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Got Black Stuff On Your Rims? Understanding & Removing Brake Dust from Wheels

By Tire Agent Staff

May 10, 2023


Cleaned your car recently? Your wheels and tires are the closest things to the road, so odds are they’re probably the dirtiest part of your vehicle. For this reason, it’s usually best to hand-clean rims with soapy water and a microfiber towel.  

During cleaning, you may have noticed dark dust around the spokes of your wheels that is tougher to get off. This is called brake dust. Good news: It’s completely normal. Bad news: it can damage your wheel finish. 

So what is brake dust? What can and should you do about this? What’s the best way to prevent brake dust from damaging your rims?  

Brake Dust: What is it? How do I Clean it Off?

When you press the brake pedal on your car, a brake pad clamps down on the rotor disc of your vehicle. This rotor is attached to the wheel hub that connects to your wheel. The friction of the brake pad contacting the rotor will cause it to slow down and stop spinning. For this reason, the brake pad is made up of a variety of soft semi-metallic materials that are designed not to damage your wheel rotor. 

If you’ve owned a car for an extended period of time, you know that your brake pads have to be regularly replaced every 10,000 to 20,000 miles, although some can last 30,000 or more miles. This is because that friction will slowly wear down your brake pad over time. If you're a hard braker, you'll replace brake pads more often. If you allow yourself a longer braking distance and don't slam on your brakes often, you'll better extend the life of your brakes. 

A byproduct of the brake pad wearing down is small pieces of steel fiber scratching off when you press the brake pedal. This “debris” from the brake pad contacting the rotor is incredibly hot due to friction. This hot debris will sometimes land on your wheel and adhere to the outside finish, creating black dust that’s a bit more difficult to clean off. 

Cleaning brake dust is a matter of having the right tools for the job. Before you start, make sure your wheels are cool. Then, rinse off your wheels with a high-pressure water hose. If there’s still brake dust on your wheels, you’ll need to scrub it down. The longer you go between washings, the more the brake dust build up, so make this a regular part of your car-washing routine.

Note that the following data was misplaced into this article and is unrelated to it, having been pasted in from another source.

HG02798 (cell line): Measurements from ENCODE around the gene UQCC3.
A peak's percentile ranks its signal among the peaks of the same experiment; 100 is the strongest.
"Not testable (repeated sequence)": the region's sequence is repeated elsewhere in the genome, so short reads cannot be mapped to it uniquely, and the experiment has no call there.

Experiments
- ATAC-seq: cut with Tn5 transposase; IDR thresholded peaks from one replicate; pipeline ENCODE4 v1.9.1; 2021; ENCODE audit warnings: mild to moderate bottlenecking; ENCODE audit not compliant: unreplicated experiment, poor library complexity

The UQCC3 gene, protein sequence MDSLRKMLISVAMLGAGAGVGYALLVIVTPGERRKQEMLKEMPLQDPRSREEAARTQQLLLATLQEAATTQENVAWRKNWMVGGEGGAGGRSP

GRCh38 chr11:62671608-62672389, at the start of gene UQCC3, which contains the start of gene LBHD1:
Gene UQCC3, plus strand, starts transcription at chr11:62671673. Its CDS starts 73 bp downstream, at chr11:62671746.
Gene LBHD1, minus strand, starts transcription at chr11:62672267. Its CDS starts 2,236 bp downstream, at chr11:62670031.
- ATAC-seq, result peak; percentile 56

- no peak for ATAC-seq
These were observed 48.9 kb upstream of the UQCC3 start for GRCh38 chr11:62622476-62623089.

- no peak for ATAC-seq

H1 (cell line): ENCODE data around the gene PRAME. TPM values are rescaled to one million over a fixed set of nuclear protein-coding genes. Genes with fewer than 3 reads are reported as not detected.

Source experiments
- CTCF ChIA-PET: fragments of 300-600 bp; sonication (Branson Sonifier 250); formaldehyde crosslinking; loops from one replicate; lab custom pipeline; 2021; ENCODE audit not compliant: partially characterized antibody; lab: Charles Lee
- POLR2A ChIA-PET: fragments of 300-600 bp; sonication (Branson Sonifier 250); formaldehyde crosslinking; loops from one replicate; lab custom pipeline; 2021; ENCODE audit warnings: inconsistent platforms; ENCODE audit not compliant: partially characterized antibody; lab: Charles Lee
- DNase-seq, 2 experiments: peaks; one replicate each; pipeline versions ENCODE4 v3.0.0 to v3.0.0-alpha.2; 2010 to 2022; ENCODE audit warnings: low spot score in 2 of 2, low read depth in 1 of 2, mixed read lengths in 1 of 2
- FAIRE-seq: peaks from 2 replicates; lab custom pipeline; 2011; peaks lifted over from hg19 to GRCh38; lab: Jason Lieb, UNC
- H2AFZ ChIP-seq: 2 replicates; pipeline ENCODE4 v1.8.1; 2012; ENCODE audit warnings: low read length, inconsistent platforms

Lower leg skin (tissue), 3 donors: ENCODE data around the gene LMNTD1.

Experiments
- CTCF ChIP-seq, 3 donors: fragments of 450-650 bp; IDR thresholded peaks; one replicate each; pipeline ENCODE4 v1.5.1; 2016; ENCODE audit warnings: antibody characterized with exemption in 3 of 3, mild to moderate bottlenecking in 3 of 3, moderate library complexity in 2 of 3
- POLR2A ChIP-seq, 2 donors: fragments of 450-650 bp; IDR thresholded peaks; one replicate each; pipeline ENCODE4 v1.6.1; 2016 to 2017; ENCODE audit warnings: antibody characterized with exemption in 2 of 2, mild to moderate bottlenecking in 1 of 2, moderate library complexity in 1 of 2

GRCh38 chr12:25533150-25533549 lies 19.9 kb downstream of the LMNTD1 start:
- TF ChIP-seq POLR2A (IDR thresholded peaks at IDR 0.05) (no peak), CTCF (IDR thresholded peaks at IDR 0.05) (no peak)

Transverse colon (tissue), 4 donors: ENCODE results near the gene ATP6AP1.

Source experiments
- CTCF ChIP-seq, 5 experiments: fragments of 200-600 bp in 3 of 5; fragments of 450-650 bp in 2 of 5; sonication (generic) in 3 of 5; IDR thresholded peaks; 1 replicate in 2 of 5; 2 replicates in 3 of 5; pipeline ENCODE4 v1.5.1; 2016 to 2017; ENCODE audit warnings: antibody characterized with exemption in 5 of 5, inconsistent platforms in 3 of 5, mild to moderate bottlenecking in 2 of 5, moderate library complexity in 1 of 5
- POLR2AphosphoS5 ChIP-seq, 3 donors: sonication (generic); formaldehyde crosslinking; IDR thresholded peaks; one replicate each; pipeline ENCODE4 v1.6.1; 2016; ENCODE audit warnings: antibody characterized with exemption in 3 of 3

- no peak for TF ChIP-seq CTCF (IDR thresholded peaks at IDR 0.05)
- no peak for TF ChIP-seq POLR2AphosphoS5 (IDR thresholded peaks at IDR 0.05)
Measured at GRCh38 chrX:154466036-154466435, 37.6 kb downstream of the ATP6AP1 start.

If you have aftermarket rims that have a special finish, such as chrome or powder coat paint, follow the manufacturers' directions for cleaning solutions. 

To do this, you’ll need some wheel cleaner, a soft brush, and a washcloth or mitt. Don’t use any strong chemicals as those will damage your wheel’s finish. Ideally, find some spray-on wheel cleaner that’s designed to get rid of dirt, grime, and brake dust. Then use your wheel brush to gently scrub the dust off your wheel. Don’t use a steel-bristle brush because that will scratch your wheels. After you’ve scrubbed the dust free, wipe it down with your washcloth and rinse again to remove any excess grime. 

Is Brake Dust Bad?

Brake dust is a normal byproduct of pressing the brakes on your vehicle. Some amount of brake dust on your wheels is completely normal. But, brake dust can be corrosive and can cause damage to parts of your vehicle if not regularly and properly cleaned. 

Chrome rims, in particular, are susceptible to damage by brake dust. A chrome coating is strong and resistant to damage and corrosion, but it’s also very soft. Hot brake dust can burn into chrome wheel finishes and create vulnerable areas for your rim to start corroding. Check out our article on caring for chrome rims to learn how to deal with brake dust on chrome. 

Regardless of your wheel finish, if you’re noticing a buildup of dust on your wheels or haven’t washed off your wheel in a while, it means it's time to clean it to prevent worse damage. 

During your cleaning, brake dust should be about the same across all tires that have brake pads attached. Most cars have 4 brake pads, so the dust should be about the same on all 4 wheels. That said, look for significantly more brake dust on one wheel compared to the others. That’s a sign that a brake pad, rotor, or brake drum has a serious problem, and it's time to call your auto shop.

If you have excessive brake dust on your front wheels, take your vehicle to an auto professional and ask them to check your brake rotors. 


Can You Prevent Brake Dust?

If you’re concerned about brake dust damaging your wheel, there are a few options available to prevent it altogether. 

    • Brake dust shield - a physical component that’s mounted between your rotor and wheel. Can sometimes affect brake performance.
    • High-end brake pads - ceramic or organic brake pads don’t use as many metal components in their construction that will flake off and cause wheels to corrode. These will be more expensive than traditional brake pads. 
    • Brake dust repellent - a spray that’s applied to the outside of your wheel and will repel brake dust, dirt, and other road grime. Check your wheel manufacturer's warranty and care to make sure repellent works with your rims.
    • Advanced finish - similar to brake dust repellent, an advanced wheel finish or coating can be applied to your wheels to stop dust from sticking to your wheel. An example is a ceramic wheel coating that’s traditionally used by race cars.

Photo Sofiia Shunkina |

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